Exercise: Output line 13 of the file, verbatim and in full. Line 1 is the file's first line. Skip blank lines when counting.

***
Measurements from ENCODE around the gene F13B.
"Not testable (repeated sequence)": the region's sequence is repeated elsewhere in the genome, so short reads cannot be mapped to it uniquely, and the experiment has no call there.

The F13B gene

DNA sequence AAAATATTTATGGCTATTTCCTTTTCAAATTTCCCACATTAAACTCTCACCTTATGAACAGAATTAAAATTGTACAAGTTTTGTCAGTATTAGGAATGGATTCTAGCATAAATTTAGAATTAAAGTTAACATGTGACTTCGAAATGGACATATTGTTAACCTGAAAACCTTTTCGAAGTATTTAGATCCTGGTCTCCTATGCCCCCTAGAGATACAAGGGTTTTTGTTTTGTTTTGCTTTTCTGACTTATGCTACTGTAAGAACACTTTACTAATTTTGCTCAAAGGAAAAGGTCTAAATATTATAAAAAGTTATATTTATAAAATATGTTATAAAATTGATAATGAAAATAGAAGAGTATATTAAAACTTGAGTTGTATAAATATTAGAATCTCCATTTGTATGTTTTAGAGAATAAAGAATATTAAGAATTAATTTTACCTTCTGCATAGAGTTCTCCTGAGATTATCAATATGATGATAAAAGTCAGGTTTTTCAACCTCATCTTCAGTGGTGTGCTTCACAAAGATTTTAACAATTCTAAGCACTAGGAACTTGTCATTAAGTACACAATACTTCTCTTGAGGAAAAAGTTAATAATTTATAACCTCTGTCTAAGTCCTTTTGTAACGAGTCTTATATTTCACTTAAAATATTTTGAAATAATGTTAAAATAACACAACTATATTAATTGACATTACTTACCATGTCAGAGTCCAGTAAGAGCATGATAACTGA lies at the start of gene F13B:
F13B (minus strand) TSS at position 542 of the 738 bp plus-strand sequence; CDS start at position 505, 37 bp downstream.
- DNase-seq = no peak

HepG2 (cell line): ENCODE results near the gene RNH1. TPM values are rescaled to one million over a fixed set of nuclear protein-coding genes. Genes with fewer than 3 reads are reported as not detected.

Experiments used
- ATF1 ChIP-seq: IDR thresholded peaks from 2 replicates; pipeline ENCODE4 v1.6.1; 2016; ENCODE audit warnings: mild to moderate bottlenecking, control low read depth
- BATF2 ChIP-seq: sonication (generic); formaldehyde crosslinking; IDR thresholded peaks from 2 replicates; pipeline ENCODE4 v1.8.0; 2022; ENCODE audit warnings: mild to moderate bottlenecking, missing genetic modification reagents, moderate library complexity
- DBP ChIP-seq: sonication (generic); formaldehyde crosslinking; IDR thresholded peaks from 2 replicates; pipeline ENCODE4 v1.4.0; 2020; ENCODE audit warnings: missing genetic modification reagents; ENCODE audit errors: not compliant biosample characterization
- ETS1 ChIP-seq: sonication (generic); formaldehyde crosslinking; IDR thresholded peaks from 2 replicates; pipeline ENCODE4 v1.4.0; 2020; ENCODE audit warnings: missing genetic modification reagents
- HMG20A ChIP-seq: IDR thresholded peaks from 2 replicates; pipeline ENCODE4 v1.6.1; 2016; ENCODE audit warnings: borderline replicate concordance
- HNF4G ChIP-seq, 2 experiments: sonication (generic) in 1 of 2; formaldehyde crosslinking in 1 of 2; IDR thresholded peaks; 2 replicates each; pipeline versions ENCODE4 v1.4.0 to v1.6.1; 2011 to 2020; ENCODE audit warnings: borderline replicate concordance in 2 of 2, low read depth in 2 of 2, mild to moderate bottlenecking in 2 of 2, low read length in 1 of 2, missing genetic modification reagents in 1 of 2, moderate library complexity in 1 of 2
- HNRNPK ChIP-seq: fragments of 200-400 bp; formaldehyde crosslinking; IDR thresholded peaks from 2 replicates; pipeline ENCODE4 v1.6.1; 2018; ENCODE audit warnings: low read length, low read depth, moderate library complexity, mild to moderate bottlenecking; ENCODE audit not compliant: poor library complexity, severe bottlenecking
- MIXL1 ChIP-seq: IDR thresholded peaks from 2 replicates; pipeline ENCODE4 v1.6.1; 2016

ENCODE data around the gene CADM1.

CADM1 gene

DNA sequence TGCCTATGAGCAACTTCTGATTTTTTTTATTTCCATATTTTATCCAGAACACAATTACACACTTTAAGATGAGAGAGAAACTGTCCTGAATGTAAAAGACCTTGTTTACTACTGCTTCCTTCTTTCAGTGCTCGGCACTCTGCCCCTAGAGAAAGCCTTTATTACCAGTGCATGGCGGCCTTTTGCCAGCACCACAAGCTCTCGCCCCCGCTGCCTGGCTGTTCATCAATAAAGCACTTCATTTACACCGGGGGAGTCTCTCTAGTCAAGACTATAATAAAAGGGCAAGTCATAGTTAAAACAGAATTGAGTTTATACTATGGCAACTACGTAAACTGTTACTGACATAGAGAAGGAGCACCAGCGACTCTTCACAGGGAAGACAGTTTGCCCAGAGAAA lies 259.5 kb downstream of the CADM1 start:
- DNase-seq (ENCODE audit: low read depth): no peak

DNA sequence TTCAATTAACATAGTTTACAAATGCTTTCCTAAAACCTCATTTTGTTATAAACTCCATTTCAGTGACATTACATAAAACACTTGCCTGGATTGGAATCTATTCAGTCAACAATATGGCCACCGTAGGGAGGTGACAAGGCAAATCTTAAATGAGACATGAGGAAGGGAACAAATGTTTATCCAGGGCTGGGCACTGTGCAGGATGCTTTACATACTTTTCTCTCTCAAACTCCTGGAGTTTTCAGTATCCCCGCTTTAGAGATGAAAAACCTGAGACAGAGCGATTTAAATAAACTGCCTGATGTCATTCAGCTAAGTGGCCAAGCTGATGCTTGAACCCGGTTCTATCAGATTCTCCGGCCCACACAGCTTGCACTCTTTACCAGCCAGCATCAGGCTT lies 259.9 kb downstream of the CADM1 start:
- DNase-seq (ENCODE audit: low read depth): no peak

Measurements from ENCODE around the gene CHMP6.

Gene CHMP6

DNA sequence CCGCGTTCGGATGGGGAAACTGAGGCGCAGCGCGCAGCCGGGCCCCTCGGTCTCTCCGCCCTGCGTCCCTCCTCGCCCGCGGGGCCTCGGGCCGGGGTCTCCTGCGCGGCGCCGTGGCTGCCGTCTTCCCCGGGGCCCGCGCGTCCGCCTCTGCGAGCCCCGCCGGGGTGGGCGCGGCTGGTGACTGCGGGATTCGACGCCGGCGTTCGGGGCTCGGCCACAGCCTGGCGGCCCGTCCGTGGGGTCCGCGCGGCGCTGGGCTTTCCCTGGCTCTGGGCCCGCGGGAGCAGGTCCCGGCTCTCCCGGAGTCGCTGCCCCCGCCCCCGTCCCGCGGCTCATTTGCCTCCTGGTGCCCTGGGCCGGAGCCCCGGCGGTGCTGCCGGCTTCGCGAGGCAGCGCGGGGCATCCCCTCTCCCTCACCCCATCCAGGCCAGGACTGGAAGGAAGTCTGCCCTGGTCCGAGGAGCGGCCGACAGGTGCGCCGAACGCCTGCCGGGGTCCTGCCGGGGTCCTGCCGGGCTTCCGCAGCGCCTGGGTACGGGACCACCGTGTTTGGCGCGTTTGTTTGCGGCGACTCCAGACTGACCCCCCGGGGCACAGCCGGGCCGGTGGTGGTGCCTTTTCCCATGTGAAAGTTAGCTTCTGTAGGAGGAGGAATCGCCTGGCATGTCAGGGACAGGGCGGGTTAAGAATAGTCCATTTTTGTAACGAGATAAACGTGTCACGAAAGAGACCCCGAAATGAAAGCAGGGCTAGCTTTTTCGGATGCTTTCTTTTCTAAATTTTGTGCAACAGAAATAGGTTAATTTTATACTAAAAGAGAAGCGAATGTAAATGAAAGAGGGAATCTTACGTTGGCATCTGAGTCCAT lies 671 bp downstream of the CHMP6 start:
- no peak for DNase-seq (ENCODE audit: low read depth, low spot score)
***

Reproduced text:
- HMG20A ChIP-seq: IDR thresholded peaks from 2 replicates; pipeline ENCODE4 v1.6.1; 2016; ENCODE audit warnings: borderline replicate concordance